Stroke: Signs and Symptoms

Time Lost is Brain Lost— Act F.A.S.T.

Face        Does the face look uneven? Ask the person to smile.
Arm         Does one arm drift down? Ask the person to raise both arms.
Speech    Does it sound strange? Ask the person to repeat a simple phrase, such as “the sky is blue.”
Time        If you observe any of these signs, then don’t wait it’s time to call 9-1-1.

Don’t drive! People who arrive in an ambulance get care faster. You have a better chance of getting back to normal if you act FAST and call 9-1-1.

Lakeland Health is proud to have earned the Gold Seal of ApprovalTM for Primary Stroke Centers from The Joint Commission. Lakeland Hospital, St. Joseph and Lakeland Hospital, Niles have been certified since 2008. This distinction recognizes centers that make exceptional efforts to foster better outcomes for stroke care.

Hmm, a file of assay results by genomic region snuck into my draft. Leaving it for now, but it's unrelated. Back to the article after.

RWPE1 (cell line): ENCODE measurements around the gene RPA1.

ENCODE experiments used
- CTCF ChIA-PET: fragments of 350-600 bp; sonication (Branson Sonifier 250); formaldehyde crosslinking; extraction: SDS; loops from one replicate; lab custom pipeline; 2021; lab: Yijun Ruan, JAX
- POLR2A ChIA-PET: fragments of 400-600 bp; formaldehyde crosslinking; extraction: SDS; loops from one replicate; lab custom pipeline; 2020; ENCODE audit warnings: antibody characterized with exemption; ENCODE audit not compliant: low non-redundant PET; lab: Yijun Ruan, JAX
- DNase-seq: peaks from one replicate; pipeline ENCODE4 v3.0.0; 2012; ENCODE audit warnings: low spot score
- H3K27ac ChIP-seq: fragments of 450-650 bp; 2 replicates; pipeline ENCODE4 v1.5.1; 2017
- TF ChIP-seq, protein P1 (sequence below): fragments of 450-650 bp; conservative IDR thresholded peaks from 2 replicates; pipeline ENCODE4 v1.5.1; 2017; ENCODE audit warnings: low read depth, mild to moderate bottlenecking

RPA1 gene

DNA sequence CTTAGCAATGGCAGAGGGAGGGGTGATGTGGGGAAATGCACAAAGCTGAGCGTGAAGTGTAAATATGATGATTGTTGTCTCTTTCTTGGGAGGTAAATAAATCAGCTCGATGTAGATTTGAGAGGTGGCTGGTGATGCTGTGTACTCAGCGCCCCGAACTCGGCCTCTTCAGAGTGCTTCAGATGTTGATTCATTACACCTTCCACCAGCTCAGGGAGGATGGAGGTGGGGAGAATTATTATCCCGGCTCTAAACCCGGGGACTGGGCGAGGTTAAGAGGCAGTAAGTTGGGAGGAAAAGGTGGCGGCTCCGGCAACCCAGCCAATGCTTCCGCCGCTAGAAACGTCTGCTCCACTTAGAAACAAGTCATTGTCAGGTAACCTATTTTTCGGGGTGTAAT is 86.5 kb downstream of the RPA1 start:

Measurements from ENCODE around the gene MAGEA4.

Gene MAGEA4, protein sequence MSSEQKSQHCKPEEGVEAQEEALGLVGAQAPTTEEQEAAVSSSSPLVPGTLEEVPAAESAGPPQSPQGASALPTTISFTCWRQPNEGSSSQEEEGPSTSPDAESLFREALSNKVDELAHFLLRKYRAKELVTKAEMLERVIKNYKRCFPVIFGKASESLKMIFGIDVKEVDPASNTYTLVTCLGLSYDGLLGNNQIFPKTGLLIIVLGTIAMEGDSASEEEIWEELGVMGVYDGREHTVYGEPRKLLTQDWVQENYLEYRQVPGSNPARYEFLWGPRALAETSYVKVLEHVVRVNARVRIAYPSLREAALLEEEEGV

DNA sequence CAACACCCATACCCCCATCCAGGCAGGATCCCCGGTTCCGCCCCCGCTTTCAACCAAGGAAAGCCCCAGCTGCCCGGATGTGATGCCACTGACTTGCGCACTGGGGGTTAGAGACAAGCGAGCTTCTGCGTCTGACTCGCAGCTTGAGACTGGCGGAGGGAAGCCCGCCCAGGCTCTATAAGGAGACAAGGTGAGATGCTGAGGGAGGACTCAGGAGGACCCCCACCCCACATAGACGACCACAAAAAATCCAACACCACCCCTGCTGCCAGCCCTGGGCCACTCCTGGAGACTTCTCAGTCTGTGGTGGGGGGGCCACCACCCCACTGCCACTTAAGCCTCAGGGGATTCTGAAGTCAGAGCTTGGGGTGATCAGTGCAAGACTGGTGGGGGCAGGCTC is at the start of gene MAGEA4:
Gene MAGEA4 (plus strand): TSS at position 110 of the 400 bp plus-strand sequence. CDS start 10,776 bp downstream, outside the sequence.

“Our patients are strongly encouraged to work on stroke prevention with their primary care providers. If a stroke does occur, patients should feel secure knowing that the team at Lakeland will provide first rate, nationally recognized stroke care,” explains Robert Ward, III, DO, FACN, Medical Director of the Lakeland Stroke Center.

Achievement of Primary Stroke Center Certification signifies an organization’s dedication to fostering better outcomes for patients. Lakeland’s Primary Stroke Center Certification has demonstrated that its program meets critical elements of performance to achieve long-term success in improving outcomes for stroke patients.

Be prepared! Know the signs and symptoms of a stroke and have a plan. Most strokes happen to older individuals, but they can happen at any age. Women face extra risks due to hormone changes associated with pregnancy, childbirth, and menopause.

In fact, women who use birth control products that contain a combination of estrogen and progestin may double their risk for heart attack and stroke. Click here to learn more.

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